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Understanding Layers in Docker Engine


#1

I’m having trouble getting my head wrapped around this…

If I have a Docker Engine running in Ubuntu and then I build a Dockerfile with something like this:

FROM centos

RUN yum -y update && yum -y install
apache

What exactly is going to happen here? Is it going to build a centos layer(s) that essentially contains diffs between the centos base and Ubuntu where the Engine is running? And then another layer(s) for the Apache package install?

Even though this works, would this be frowned upon…or not really since the objective is a Docker image should run in any Docker engine, regardless of the base Linux OS?


(Gordon Tyler) #2

Containers are isolated from the host operating system and its filesystem. The “centos” image provides the basis for the image that you’re building there, so the container filesystem will only have the files from the centos image and whatever changes you make in your Dockerfile.


#3

OK, so essentially all the files and layout defined in the centos image plus (in this case) all the files defined in the apache package. But the kernel in this case is still Ubuntu, correct? So all system calls, file i/o, etc. are ultimately performed by the OS hosting the Docker engine, right?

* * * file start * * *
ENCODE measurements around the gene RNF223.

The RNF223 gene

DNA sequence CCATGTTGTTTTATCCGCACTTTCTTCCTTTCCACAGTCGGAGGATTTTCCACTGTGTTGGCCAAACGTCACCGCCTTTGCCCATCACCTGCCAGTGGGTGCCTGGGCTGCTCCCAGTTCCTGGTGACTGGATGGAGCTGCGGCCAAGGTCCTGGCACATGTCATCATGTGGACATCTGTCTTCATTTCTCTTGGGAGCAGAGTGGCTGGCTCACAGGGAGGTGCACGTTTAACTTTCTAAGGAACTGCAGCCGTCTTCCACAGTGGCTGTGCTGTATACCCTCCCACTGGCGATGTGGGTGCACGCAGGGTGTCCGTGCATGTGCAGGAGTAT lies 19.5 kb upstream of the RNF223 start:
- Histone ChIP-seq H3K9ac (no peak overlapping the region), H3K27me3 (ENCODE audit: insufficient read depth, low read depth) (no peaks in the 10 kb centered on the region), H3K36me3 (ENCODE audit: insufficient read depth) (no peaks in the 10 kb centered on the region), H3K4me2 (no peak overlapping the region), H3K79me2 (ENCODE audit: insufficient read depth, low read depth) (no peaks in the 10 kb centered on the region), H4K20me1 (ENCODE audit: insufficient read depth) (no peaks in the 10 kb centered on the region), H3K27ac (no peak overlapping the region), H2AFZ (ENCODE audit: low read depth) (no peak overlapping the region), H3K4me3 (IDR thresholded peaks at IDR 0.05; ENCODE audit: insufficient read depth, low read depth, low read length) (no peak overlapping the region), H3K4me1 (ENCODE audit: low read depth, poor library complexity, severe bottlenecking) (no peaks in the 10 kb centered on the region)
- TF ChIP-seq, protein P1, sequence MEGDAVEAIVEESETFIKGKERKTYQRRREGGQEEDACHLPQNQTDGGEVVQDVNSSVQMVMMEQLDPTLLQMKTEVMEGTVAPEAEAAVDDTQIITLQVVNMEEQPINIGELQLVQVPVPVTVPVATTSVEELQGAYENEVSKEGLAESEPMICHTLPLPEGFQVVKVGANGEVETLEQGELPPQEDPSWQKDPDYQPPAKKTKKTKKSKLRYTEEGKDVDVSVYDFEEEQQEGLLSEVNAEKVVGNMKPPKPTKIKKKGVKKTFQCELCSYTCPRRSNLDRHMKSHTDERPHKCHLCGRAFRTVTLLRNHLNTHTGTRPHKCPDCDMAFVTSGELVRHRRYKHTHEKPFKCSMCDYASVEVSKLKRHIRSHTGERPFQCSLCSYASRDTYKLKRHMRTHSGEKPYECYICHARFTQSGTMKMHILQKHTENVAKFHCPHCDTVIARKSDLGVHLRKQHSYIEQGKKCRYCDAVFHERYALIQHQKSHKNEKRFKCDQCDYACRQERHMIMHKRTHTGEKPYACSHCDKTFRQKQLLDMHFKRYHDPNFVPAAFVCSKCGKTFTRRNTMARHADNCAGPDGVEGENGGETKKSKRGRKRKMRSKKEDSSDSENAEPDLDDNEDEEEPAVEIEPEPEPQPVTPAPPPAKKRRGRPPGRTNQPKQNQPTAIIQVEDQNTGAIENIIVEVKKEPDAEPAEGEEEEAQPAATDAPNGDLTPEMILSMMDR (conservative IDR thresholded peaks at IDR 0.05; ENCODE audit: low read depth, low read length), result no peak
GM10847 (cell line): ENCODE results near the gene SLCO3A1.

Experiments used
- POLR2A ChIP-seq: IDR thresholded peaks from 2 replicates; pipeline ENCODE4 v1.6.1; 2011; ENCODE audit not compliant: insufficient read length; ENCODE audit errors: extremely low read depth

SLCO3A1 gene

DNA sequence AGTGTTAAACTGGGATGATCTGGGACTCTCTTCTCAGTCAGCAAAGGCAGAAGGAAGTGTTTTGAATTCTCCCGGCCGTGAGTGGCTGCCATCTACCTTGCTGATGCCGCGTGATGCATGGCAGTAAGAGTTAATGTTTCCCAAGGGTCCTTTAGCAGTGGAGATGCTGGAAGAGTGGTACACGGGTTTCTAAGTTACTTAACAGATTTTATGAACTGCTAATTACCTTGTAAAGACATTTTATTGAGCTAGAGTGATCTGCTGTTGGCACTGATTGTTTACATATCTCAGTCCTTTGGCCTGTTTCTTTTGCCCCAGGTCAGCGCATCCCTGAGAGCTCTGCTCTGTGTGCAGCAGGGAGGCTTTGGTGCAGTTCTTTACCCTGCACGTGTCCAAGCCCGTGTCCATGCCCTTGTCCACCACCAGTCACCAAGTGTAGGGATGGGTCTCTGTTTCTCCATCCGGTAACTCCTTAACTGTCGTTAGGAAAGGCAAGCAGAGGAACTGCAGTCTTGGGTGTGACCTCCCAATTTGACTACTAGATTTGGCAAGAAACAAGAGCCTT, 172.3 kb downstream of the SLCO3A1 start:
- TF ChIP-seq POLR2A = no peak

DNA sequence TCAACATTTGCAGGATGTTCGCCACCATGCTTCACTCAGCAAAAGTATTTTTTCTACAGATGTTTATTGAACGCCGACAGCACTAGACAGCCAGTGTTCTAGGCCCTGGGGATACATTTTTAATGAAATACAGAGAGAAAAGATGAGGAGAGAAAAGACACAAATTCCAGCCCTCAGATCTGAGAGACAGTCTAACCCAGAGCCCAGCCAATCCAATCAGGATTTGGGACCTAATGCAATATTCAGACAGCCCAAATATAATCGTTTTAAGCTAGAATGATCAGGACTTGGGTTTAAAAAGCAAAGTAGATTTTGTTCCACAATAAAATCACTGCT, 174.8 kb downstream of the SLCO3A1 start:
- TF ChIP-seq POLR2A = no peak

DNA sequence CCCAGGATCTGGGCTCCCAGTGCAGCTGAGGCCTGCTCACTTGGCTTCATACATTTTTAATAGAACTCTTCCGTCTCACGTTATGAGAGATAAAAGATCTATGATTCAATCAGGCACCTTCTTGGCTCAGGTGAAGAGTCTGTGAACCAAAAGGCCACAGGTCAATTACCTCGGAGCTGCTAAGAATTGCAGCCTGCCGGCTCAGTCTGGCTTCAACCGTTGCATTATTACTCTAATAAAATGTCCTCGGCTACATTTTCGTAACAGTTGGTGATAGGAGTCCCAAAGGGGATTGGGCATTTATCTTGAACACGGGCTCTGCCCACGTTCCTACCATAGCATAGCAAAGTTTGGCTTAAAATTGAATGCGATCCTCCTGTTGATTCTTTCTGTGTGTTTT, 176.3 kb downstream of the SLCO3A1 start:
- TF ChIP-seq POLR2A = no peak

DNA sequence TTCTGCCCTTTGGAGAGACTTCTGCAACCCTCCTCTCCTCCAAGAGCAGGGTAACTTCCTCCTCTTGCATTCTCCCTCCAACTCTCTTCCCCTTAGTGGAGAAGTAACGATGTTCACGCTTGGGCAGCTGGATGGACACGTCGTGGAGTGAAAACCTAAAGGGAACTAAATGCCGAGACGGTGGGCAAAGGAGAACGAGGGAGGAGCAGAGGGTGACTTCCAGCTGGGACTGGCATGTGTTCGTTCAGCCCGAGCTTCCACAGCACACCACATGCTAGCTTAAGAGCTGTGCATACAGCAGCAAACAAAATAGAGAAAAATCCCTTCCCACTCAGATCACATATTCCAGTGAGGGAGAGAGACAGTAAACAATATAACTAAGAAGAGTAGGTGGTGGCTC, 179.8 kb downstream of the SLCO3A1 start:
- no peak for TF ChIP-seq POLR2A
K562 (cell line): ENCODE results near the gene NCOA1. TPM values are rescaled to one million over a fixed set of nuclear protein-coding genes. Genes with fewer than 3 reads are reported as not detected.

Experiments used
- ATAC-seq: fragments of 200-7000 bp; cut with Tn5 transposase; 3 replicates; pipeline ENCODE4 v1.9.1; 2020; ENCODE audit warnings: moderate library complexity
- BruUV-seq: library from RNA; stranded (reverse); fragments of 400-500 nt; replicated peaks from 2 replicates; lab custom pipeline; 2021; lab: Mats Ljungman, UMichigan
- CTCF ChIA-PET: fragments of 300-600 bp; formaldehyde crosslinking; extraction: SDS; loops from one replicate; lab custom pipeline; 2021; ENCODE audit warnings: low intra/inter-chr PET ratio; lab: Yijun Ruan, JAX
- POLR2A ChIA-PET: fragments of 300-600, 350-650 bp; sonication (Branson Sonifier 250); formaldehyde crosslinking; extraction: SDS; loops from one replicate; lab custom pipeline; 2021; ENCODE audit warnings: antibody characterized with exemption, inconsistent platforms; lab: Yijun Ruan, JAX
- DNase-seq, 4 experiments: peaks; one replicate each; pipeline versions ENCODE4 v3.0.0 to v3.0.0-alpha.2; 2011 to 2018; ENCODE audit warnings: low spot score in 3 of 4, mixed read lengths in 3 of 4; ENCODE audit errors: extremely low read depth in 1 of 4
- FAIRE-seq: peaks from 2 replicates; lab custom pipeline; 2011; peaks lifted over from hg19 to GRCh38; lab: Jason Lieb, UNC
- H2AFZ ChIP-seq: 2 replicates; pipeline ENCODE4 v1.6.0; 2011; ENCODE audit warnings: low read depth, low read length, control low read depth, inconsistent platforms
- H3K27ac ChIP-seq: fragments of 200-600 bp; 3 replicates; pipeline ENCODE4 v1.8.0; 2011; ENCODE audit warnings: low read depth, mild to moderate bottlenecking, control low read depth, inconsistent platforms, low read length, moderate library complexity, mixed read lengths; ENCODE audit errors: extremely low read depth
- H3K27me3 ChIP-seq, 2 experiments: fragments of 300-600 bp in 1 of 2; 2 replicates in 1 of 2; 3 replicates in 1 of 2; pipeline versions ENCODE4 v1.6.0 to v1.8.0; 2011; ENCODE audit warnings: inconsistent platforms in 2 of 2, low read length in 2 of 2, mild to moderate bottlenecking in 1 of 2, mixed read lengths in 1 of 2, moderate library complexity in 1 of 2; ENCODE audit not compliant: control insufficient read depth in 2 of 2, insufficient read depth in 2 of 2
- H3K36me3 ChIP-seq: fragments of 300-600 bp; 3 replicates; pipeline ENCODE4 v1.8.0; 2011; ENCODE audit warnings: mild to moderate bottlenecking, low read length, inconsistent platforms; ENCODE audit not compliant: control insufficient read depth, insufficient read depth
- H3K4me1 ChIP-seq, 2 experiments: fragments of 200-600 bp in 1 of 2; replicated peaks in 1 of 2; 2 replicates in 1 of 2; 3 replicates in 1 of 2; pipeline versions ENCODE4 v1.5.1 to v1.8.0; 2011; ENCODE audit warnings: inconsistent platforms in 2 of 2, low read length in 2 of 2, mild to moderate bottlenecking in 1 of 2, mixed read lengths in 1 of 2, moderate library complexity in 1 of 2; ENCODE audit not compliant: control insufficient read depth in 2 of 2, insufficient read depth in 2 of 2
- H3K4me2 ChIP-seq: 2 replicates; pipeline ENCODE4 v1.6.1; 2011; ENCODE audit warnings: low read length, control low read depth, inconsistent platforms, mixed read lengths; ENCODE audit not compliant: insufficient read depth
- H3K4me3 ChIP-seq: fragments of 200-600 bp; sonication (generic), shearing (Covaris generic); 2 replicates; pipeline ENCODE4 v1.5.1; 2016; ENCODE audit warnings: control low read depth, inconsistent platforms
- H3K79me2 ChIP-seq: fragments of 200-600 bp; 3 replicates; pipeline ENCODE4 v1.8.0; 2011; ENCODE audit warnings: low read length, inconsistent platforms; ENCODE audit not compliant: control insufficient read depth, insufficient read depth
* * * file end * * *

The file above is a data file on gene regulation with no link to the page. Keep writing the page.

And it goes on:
(Gordon Tyler) #4

Correct. This is the underlying technology used by Docker (all other similar products): https://en.wikipedia.org/wiki/LXC


(Dvohra) #5

But the kernel in this case is still Ubuntu, correct? So all system calls, file i/o, etc. are ultimately performed by the OS hosting the Docker engine, right?

Yes, but not the complete kernel is used for a Docker container. Only a lightweight snapshot (encapsulation) of the kernel is used for each of the several containers running on a host. The host does not directly perform system calls, file i/o, but each container has its own filesystem and networking.


#6

Ahhh…that is a great distinction, thank you. I didn’t realize each container had its own encapsulated kernel. Is there any documentation that talks about this more in depth?


(Dvohra) #7

"Containers include the application and all of its dependencies, but share the kernel with other containers. They run as an isolated process in userspace on the host operating system. "

Refer Containers sub-section in How is this different from virtual machines?